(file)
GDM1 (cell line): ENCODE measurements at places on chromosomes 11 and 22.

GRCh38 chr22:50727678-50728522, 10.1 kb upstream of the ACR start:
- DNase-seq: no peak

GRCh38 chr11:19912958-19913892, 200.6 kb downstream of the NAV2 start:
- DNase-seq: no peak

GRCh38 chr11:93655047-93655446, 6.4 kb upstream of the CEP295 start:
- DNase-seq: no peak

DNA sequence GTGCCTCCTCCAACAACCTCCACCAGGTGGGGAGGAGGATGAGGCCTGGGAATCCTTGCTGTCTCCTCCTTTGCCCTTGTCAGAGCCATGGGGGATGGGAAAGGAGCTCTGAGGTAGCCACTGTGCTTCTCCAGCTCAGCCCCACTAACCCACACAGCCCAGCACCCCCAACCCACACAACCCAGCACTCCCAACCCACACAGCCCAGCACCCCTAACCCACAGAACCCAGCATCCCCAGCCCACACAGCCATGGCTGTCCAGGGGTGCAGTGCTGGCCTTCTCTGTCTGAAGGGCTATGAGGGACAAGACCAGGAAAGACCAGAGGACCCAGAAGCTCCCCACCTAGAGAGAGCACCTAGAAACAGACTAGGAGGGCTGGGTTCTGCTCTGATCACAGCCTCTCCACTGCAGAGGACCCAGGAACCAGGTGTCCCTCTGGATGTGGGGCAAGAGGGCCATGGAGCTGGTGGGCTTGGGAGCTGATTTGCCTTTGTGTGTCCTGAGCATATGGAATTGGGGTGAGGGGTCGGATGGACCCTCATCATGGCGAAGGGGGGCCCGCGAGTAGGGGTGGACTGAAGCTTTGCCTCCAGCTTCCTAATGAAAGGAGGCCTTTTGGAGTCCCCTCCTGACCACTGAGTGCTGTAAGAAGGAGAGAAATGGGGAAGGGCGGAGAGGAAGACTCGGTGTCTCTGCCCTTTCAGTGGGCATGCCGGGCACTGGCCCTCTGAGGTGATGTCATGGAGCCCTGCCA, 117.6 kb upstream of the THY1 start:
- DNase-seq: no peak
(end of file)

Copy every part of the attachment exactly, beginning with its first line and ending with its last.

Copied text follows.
GDM1 (cell line): ENCODE measurements at places on chromosomes 11 and 22.

GRCh38 chr22:50727678-50728522, 10.1 kb upstream of the ACR start:
- DNase-seq: no peak

GRCh38 chr11:19912958-19913892, 200.6 kb downstream of the NAV2 start:
- DNase-seq: no peak

GRCh38 chr11:93655047-93655446, 6.4 kb upstream of the CEP295 start:
- DNase-seq: no peak

DNA sequence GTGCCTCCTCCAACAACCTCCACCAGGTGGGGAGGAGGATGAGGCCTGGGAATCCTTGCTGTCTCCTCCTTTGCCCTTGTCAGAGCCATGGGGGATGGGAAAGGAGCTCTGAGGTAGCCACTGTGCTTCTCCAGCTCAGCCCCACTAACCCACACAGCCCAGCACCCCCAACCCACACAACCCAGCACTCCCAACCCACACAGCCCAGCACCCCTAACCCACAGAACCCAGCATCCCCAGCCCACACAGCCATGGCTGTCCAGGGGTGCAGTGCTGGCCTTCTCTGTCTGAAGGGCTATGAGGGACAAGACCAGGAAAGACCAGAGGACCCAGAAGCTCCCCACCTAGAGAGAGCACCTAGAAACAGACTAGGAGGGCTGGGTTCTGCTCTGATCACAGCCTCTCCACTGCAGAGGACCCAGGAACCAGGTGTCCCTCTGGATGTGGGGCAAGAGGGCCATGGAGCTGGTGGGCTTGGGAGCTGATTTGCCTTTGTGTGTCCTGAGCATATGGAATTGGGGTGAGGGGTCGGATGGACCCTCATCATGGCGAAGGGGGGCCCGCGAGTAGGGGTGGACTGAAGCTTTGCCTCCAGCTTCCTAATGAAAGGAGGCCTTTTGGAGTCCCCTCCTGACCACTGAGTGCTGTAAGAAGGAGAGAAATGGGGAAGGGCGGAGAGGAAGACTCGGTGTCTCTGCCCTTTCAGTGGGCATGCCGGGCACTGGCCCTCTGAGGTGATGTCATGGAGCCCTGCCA, 117.6 kb upstream of the THY1 start:
- DNase-seq: no peak